LPWANs set to take on cellular for IoT applications says Beecham Research report

cellular technology

LPWANs to provide 26% of the total IoT connectivity market with over 345 million connections by 2020.

While traditional cellular networks have dominated the market for M2M connectivity, this is about to change, according to Beecham Research in its report published today: ‘Low Power Wide Area Networks for IoT Applications Market Report and Forecast’. Offering low power, low cost and long range, LPWANs (Low Power Wide Area Networks) enable a far wider range of M2M and IoT applications currently constrained by budgets and distance from a power source. From a standing start in 2015, Beecham Research expects that by 2020 LPWANs will provide 26% of the total IoT connectivity market with 345 million connections, marking an end to the near monopoly of traditional cellular networks for machine connectivity.

“LPWANs represent the most dynamic and potentially game changing development in the M2M/IoT market,” says David Parker, senior analyst at Beecham Research and the author of the report.
“The lower speeds of LPWANs are the trade-off for longer range, offering networks optimized for machine connectivity with much lower deployment costs than traditional cellular networks. LPWANs will both compete and collaborate with cellular and other network technologies to stimulate market growth with more connectivity options for end-users.”

The report also warns of the hype around ‘big data’ applications where everything is discussed in terms of the 3Vs – velocity, volume and variety.
“Our look at LPWANs highlighted that there are many applications that are not big data and not necessarily real-time, interactive or immersive,” said Robin Duke-Woolley, CEO of Beecham Research. “So, from a connectivity point of view, the market will move towards 4G-5G for satisfying big data IoT, while on the other side LPWANs and equivalent networks will address the low data IoT requirement.”

The Beecham Research report investigates the increasing plethora of LPWAN technologies including the likes of Sigfox and companies in the LoRa Alliance, which are currently leading the LPWAN field in terms of network deployment, industry support, investment and customers. Most of these LPWAN solutions use the ISM (Industrial Scientific and Medical) bands better known for use by short range wireless technologies like Zigbee, Wifi and 6LoWPAN. However, recent advances have enabled LPWANs to be established using the ISM bands over longer distances, up to 50km in rural areas and 5-10km in urban areas.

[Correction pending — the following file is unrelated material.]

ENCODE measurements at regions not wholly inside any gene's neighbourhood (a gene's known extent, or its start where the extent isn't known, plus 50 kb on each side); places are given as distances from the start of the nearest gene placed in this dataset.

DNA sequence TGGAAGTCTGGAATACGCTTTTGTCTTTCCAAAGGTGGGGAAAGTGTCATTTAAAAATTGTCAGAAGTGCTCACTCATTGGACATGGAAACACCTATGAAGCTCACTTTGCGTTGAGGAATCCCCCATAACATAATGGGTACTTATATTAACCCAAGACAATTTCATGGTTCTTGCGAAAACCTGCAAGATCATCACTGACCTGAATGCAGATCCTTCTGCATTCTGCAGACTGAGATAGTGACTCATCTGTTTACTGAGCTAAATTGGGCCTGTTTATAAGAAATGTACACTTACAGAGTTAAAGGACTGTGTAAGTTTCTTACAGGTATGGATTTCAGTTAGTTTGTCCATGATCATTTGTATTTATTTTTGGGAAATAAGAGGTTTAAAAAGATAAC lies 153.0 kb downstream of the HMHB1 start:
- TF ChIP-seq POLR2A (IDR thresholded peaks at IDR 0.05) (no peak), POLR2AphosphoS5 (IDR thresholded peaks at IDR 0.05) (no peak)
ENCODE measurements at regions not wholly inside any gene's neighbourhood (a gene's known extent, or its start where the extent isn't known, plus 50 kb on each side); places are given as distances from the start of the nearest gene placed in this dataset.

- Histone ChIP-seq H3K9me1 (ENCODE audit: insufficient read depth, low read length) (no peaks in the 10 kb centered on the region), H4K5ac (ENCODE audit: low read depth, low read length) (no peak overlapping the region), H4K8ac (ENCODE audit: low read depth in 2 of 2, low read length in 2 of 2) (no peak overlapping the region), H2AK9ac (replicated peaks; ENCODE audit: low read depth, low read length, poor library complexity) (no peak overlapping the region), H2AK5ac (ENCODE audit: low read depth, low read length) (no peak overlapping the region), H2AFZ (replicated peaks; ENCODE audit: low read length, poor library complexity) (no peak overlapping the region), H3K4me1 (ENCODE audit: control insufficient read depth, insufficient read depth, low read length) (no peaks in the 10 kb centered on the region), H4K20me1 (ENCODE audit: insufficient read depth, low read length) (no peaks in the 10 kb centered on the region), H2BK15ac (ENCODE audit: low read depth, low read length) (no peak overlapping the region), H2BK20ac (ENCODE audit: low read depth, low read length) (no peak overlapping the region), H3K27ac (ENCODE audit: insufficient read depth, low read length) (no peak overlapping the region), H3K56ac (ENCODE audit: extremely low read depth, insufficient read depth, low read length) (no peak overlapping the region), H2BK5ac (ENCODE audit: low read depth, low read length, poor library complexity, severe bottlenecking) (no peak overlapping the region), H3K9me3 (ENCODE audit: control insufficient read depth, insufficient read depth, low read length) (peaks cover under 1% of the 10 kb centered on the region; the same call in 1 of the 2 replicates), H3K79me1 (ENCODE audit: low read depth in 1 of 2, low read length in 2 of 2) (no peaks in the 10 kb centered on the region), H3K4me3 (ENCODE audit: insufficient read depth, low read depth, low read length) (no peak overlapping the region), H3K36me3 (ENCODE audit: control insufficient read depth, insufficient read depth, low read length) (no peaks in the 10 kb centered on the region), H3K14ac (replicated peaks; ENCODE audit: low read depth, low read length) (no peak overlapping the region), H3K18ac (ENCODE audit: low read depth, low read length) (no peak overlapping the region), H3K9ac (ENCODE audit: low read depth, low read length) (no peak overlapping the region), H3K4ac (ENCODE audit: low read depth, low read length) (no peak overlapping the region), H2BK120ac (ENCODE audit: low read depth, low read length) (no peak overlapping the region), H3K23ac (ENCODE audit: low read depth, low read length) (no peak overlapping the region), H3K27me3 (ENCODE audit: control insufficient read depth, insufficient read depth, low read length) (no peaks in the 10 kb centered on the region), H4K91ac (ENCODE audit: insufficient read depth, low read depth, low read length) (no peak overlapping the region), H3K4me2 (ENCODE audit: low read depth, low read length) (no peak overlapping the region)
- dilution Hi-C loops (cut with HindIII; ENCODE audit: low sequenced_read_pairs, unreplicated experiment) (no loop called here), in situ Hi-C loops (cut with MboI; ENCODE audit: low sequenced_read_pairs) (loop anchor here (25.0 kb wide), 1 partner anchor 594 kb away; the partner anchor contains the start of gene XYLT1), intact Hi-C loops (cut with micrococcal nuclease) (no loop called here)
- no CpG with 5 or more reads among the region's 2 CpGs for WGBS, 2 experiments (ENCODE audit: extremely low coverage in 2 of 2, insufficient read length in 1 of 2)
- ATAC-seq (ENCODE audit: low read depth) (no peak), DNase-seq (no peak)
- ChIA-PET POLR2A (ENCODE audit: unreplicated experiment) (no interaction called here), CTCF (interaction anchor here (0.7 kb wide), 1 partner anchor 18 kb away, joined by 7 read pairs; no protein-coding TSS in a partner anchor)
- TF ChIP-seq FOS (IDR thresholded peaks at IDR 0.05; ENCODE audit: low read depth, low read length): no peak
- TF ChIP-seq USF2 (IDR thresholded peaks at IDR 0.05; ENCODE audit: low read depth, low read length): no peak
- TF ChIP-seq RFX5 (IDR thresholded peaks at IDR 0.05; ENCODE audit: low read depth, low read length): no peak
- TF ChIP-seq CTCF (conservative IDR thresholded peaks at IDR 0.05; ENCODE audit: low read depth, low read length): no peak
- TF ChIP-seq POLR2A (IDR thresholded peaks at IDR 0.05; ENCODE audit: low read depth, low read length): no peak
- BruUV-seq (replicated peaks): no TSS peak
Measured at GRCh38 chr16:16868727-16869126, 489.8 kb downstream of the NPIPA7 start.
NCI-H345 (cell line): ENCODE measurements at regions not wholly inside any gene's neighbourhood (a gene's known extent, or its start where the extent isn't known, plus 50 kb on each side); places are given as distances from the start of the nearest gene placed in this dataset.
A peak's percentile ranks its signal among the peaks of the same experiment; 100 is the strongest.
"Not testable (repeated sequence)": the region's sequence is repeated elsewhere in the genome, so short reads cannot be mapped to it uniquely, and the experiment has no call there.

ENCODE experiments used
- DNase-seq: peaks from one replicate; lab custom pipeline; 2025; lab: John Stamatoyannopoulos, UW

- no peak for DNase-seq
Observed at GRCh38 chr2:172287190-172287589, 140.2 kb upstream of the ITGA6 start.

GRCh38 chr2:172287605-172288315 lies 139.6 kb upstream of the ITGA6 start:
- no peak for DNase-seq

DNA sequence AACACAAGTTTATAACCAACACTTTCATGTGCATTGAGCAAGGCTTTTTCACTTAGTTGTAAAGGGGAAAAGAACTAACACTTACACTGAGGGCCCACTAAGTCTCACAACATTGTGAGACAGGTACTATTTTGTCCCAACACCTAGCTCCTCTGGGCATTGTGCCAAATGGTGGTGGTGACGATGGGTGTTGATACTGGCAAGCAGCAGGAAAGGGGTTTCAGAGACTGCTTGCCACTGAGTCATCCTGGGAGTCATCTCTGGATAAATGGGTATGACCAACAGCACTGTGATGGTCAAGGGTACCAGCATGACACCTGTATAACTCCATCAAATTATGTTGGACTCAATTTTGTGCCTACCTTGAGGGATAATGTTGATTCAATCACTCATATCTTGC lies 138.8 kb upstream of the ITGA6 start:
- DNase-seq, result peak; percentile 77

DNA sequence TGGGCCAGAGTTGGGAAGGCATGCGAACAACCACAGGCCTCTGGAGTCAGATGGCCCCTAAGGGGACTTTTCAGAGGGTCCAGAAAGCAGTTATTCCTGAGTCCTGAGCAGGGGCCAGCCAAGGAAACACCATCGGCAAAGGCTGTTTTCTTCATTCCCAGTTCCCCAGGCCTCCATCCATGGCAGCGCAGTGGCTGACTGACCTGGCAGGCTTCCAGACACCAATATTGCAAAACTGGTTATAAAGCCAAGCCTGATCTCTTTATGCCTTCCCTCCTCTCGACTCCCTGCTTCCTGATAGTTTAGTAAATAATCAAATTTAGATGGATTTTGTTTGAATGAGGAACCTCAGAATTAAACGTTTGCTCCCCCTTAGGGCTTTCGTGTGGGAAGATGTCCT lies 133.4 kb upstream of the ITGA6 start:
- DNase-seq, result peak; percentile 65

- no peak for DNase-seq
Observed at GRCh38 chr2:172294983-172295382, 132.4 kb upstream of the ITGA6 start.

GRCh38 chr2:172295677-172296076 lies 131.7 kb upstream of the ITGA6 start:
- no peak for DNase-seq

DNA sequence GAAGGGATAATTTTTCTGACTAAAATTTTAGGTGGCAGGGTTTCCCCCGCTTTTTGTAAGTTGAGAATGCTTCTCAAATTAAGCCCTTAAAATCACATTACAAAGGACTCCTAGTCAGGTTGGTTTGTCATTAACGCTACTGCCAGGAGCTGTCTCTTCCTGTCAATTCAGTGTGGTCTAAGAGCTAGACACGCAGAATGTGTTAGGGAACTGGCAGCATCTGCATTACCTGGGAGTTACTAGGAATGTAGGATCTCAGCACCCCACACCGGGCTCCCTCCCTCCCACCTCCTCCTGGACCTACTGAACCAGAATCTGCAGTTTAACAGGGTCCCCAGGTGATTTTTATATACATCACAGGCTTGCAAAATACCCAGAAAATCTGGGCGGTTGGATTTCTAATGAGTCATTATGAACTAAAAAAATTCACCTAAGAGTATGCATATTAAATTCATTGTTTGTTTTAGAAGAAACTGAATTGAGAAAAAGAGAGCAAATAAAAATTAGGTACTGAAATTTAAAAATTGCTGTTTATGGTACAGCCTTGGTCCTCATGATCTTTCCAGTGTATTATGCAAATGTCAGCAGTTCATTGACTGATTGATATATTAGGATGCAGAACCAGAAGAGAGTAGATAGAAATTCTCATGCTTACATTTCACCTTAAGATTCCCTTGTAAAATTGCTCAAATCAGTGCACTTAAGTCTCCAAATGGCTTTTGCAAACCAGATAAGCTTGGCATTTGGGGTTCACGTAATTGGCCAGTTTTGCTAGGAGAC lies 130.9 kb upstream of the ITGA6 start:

Another LPWAN technology with long range, low power characteristics is known as TV White Spaces (TVWS), which uses the gaps in between VHF/UHF parts of the spectrum, previously used for TV broadcasting. TVWS promises connectivity over distances of 10Km and with superior in-building penetration when compared to 3G or 4G.

“New entrants working in the ISM and TVWS bands are promoting overall market growth and providing a spur to action within the GSMA world,” said Parker.

“Developing standards for the cellular operating community is a slower process but the emergence of LTE-M and Narrowband IoT (NB-IOT) will allow cellular operators to compete with these new entrants on a level playing field of range, battery life and costs.”

The report examines latest developments in this area.

While the market is fast moving, Beecham Research’s Duke-Woolley also raises concerns about over optimistic forecasts:
“We have seen some staggering predictions of the number of connected devices in the next five or ten years that are simply unrealistic. The risk is that new and established companies build business plans based on these forecasts and run out of funding before they have a chance to become established and see their return on investment. Beecham Research’s main business is providing client-specific support for business plan development where providing realistic forecasts is essential.”

For more information and to purchase this report, visit Beecham Research’s site at: www.beechamresearch.com

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